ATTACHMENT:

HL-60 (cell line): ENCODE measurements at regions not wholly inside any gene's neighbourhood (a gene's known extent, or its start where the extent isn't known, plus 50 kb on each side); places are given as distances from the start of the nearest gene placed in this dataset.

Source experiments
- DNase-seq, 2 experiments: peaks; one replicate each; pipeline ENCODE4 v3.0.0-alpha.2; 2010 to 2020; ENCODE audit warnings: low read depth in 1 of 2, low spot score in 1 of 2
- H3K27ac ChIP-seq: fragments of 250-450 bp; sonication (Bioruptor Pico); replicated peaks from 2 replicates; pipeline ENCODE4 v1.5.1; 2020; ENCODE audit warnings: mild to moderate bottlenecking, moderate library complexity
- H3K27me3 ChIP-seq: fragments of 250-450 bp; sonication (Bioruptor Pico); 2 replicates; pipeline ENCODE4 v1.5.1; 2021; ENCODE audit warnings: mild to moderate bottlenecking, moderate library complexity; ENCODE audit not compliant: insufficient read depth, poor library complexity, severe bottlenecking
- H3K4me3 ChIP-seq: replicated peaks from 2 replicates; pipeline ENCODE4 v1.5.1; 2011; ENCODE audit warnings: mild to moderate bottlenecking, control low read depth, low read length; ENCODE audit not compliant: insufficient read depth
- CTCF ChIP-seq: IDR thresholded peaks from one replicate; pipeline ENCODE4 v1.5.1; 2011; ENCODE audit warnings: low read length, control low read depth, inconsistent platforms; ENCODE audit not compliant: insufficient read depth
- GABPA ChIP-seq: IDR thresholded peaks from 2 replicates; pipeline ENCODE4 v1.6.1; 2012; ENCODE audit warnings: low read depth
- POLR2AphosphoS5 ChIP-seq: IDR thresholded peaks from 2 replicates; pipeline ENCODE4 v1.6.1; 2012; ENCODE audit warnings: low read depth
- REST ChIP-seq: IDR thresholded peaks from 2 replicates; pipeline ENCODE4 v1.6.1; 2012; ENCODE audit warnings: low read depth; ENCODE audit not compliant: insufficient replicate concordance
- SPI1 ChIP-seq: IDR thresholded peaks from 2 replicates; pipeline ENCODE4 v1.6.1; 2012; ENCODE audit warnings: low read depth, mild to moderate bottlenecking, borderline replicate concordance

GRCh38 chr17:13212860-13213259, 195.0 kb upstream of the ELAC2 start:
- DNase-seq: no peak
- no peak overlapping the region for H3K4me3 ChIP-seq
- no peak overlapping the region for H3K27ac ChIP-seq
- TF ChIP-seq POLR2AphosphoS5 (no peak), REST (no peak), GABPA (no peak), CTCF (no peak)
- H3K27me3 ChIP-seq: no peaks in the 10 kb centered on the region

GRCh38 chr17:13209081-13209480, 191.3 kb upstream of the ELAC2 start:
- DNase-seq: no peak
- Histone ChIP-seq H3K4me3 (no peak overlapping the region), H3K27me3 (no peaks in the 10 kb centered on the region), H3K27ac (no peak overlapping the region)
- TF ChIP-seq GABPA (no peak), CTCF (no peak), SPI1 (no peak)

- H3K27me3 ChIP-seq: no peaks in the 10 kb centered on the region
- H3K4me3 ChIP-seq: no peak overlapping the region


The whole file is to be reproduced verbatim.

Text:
HL-60 (cell line): ENCODE measurements at regions not wholly inside any gene's neighbourhood (a gene's known extent, or its start where the extent isn't known, plus 50 kb on each side); places are given as distances from the start of the nearest gene placed in this dataset.

Source experiments
- DNase-seq, 2 experiments: peaks; one replicate each; pipeline ENCODE4 v3.0.0-alpha.2; 2010 to 2020; ENCODE audit warnings: low read depth in 1 of 2, low spot score in 1 of 2
- H3K27ac ChIP-seq: fragments of 250-450 bp; sonication (Bioruptor Pico); replicated peaks from 2 replicates; pipeline ENCODE4 v1.5.1; 2020; ENCODE audit warnings: mild to moderate bottlenecking, moderate library complexity
- H3K27me3 ChIP-seq: fragments of 250-450 bp; sonication (Bioruptor Pico); 2 replicates; pipeline ENCODE4 v1.5.1; 2021; ENCODE audit warnings: mild to moderate bottlenecking, moderate library complexity; ENCODE audit not compliant: insufficient read depth, poor library complexity, severe bottlenecking
- H3K4me3 ChIP-seq: replicated peaks from 2 replicates; pipeline ENCODE4 v1.5.1; 2011; ENCODE audit warnings: mild to moderate bottlenecking, control low read depth, low read length; ENCODE audit not compliant: insufficient read depth
- CTCF ChIP-seq: IDR thresholded peaks from one replicate; pipeline ENCODE4 v1.5.1; 2011; ENCODE audit warnings: low read length, control low read depth, inconsistent platforms; ENCODE audit not compliant: insufficient read depth
- GABPA ChIP-seq: IDR thresholded peaks from 2 replicates; pipeline ENCODE4 v1.6.1; 2012; ENCODE audit warnings: low read depth
- POLR2AphosphoS5 ChIP-seq: IDR thresholded peaks from 2 replicates; pipeline ENCODE4 v1.6.1; 2012; ENCODE audit warnings: low read depth
- REST ChIP-seq: IDR thresholded peaks from 2 replicates; pipeline ENCODE4 v1.6.1; 2012; ENCODE audit warnings: low read depth; ENCODE audit not compliant: insufficient replicate concordance
- SPI1 ChIP-seq: IDR thresholded peaks from 2 replicates; pipeline ENCODE4 v1.6.1; 2012; ENCODE audit warnings: low read depth, mild to moderate bottlenecking, borderline replicate concordance

GRCh38 chr17:13212860-13213259, 195.0 kb upstream of the ELAC2 start:
- DNase-seq: no peak
- no peak overlapping the region for H3K4me3 ChIP-seq
- no peak overlapping the region for H3K27ac ChIP-seq
- TF ChIP-seq POLR2AphosphoS5 (no peak), REST (no peak), GABPA (no peak), CTCF (no peak)
- H3K27me3 ChIP-seq: no peaks in the 10 kb centered on the region

GRCh38 chr17:13209081-13209480, 191.3 kb upstream of the ELAC2 start:
- DNase-seq: no peak
- Histone ChIP-seq H3K4me3 (no peak overlapping the region), H3K27me3 (no peaks in the 10 kb centered on the region), H3K27ac (no peak overlapping the region)
- TF ChIP-seq GABPA (no peak), CTCF (no peak), SPI1 (no peak)

- H3K27me3 ChIP-seq: no peaks in the 10 kb centered on the region
- H3K4me3 ChIP-seq: no peak overlapping the region